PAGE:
Sami abused in Sweden’s church-run schools

Kaisa Huuva, co-editor of a book from the Swedish Church. (Olle Kejonen / SR Sameradion)
Kaisa Huuva, co-editor of a book from the Swedish Church. (Olle Kejonen / SR Sameradion)
A newly published collection of stories from the Sami community examines the often painful history of the lives of young Sami students at boarding schools run by the Swedish Church.

The book is called “När jag var åtta år lämnade jag mitt hem och jag har ännu inte kommit tillbaka” or “When I was eight years old I left home and still haven’t returned” and contains 10 different stories from Sami people who either attended the schools or had other experiences with them.

The schools, called Sami or Nomad schools, were established in the early 1900s by the then-established Swedish Evangelican Lutheran Church as a way to educate and assimilate the children of Sami reindeer herders into mainstream Swedish culture.

The Sami are the country’s indigenous inhabitants, who hail from the far north of Sweden, Norway and Finland.

Dark time for Sami and Church
The flag of the Sami people. (Stefan Karlsson / Sameradion & SVT Sápmi)
The flag of the Sami people. (Stefan Karlsson / Sameradion & SVT Sápmi)

At the boarding schools some children suffered physical abuse from teachers or were forced to forgo aspects of their Sami culture, such as only speaking Swedish and not Sami. The schools also boosted the theory of racial biology, which promote the idea that some human races were superior to others.

Kaisa Huuva, a co-editor for the book as well as someone who works with Sami issues for the Swedish Church, tells Radio Sweden that the book highlights a dark time for the Sami people and the Church.

“This a past that the Church has been responsible for,” she says, “and it really should, today, take full responsibility for it because today not many people in the Church but also in Swedish society know about this.”

She, along with her co-editor Ellacarin Blind, interviewed former students, some as old as 99 years old, for hours about their experiences.

Huuva goes on to say that the book also serves as a way for the Church to deal with its collective guilt from the time period.

“It’s really about the Church looking into itself, looking into its own mirror and sometimes it’s not so pretty what you see,” she says.

The schools were begun in 1913 and eventually shut down in 1962.

Related stories from around the North:

Canada: Final Truth & Reconciliation report released in Canada, Eye on the Arctic

Finland:  Sámi politician calls Finland “racist country”, Yle News

 

Radio Sweden

For more news from Sweden visit Radio Sweden.

6 thoughts on “Sami abused in Sweden’s church-run schools

  • Monday, June 7, 2021 at 13:22
    Permalink

    Why does Sweden still have soldiers protecting a pope and a religion that has the worst record on earth for child neglect , abuse , torture, murder. Look at the residential schools all across Canada. , look at the abuse snd unmarked graves in Ireland . What kind of country aids and Abeds the leader of a country with so much violations against humanity under the guise of a religion. Is there nothing more horrifying? What is the matter with the Swedish people that they don’t demand that they pull there soldiers out of Rome. This is a appalling. You are protecting a leader of a cult that has worked under the pretence of a saviour to humanity when in reality they proform more atrocities than any army. Wake up Sweden.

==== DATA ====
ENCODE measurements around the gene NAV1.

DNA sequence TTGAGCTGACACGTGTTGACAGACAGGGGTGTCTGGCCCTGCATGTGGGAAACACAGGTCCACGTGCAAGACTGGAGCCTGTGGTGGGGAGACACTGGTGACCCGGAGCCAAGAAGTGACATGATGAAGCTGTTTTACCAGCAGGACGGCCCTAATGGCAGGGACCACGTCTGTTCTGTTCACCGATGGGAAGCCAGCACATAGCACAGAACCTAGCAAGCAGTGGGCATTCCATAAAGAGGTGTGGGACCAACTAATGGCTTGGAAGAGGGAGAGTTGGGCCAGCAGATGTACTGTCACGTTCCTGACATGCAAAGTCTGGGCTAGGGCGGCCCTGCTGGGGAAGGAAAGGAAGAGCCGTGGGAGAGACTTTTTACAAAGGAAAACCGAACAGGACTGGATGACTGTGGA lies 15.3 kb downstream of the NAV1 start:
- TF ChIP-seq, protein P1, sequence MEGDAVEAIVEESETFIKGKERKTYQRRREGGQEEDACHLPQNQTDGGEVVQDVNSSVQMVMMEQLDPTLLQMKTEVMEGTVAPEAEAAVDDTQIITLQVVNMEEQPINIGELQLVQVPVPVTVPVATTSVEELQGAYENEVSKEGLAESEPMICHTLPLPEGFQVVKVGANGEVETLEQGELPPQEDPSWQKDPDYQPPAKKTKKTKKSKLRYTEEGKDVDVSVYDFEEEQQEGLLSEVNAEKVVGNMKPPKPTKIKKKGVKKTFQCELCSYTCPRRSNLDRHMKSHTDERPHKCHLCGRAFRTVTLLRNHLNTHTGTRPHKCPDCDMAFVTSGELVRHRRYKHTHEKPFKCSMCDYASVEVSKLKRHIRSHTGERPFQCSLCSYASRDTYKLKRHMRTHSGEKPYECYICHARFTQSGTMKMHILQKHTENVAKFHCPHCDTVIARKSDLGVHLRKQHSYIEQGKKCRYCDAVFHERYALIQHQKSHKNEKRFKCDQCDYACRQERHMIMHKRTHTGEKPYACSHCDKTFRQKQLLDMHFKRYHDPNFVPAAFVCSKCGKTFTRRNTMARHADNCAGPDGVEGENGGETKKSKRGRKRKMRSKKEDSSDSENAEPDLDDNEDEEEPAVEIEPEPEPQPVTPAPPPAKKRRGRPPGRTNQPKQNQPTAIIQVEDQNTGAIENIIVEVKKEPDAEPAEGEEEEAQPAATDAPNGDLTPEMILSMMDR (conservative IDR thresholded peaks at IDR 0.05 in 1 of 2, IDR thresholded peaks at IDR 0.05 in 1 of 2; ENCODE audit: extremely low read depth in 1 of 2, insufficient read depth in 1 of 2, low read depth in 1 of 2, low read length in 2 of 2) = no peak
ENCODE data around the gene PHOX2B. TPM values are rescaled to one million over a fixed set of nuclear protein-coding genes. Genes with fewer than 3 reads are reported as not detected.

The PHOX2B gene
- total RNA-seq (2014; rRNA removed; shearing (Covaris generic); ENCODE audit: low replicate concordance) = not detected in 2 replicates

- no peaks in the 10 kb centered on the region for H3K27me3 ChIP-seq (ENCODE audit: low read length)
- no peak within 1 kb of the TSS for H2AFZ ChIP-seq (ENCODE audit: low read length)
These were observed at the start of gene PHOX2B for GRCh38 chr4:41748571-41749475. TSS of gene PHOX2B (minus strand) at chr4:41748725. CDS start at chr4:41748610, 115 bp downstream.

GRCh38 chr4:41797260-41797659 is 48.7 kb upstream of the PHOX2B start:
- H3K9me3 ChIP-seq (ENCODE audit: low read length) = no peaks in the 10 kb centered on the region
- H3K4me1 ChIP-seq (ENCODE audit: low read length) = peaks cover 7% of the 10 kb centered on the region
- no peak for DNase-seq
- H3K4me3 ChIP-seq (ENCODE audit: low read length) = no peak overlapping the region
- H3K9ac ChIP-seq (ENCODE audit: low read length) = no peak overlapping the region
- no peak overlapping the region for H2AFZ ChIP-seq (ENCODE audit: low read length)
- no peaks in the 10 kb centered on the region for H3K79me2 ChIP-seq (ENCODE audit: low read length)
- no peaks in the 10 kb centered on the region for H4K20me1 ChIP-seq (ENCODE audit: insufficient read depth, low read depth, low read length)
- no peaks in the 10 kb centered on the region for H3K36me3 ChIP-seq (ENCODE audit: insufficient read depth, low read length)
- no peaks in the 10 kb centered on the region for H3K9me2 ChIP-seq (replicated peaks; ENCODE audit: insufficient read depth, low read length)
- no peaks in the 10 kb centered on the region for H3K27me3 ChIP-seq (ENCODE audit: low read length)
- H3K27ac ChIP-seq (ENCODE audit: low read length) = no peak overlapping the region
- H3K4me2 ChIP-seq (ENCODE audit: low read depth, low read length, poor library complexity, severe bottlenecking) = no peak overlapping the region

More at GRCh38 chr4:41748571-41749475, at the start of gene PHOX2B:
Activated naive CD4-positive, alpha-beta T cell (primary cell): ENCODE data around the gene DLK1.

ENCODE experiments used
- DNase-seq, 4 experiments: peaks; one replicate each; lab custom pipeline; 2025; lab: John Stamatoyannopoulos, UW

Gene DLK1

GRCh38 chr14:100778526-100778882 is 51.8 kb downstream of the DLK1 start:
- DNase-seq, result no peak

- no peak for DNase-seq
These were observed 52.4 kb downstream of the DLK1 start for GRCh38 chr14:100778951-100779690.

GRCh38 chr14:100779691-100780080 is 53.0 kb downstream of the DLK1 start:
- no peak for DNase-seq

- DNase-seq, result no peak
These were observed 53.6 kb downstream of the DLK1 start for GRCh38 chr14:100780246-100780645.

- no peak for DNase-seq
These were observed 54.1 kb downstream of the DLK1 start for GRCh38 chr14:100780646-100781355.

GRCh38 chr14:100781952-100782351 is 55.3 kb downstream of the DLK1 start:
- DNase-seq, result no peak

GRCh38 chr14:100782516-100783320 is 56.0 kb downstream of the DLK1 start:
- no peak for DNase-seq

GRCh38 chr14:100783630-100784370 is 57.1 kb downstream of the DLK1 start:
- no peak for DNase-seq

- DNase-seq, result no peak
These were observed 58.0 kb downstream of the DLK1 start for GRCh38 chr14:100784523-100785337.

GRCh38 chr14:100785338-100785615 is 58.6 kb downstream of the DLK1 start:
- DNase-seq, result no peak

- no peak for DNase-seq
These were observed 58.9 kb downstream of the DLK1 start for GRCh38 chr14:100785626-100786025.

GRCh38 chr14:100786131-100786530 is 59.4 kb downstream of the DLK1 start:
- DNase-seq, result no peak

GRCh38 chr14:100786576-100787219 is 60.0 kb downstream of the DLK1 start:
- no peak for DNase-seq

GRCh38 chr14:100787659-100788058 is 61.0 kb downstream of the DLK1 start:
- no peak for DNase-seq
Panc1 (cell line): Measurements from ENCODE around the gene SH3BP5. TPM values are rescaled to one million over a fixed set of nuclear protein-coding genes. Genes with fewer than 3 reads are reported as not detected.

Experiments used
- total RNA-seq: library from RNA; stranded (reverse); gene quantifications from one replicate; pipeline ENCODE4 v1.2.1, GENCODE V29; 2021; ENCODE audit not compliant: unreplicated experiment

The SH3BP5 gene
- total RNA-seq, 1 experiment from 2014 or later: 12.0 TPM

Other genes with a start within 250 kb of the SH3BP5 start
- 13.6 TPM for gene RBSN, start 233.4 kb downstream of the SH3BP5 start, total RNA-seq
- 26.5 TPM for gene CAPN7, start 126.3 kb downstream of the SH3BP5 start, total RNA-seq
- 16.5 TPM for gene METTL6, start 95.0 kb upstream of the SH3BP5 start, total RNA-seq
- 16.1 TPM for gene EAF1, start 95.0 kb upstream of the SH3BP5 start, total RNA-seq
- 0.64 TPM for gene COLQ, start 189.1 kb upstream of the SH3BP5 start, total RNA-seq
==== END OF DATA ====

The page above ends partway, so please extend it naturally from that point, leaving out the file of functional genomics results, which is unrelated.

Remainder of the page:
Reply
    • Saturday, June 26, 2021 at 11:29
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      kieran moore, the article says that these schools were run by the Lutheran Church of Sweden, simply called the church of Sweden and then since Sweden defends the pope since in Sweden Catholics were persecuted and discriminated and until 1951 could not do doctors and teachers (
      so these schools had nothing to do with the Catholic church since Catholics they didn’t even have the right ) and then Sweden a short time ago had the Church of Sweden ( the Lutheran Church) as a state religion, What are you saying?

      Reply
      • Saturday, July 17, 2021 at 02:35
        Permalink

        I was aware of these atrocities. My grandmother was Sami. She wore her braided hair and imported traditional dress as far as an immigrant family could. The us and canada gave a chance to recover for her and her family. In Scandinavia the facial features and dress were obvious and problematic in in this new Scandinavian society. Her parents , not knowing each other decided to leave. We now have a better life. The family over time has reindeer sausage, smoked and or pickled salmon and much more! SAMIS are light, blonde or dark. In Scandinavia they read our features. In North America they don’t know or care.

        Traci Geddes

        Reply
    • Sunday, June 27, 2021 at 05:46
      Permalink

      then, in this article clearly says that these schools were run by the Church of Sweden ( the Swedish Lutheran church) What does the Catholic church have to do with it? “Why does Sweden still have soldiers protecting a pope and a religion that has the worst record on earth for child neglect , abuse , torture, murder. “Catholics in Sweden were persecuted and discriminated against, and even until 1951 they could not even teach, in addition Catholics since Sweden became a Protestant state are a very small minority compared to Protestants in the Church of Sweden

      Reply
    • Sunday, June 27, 2021 at 09:53
      Permalink

      This article clearly states that these schools were controlled by the Swedish church ( by Protestant denomination) and in addition the Swedish church had recognized its role in these schools what, what does the Catholic church have to do with it?

      Reply
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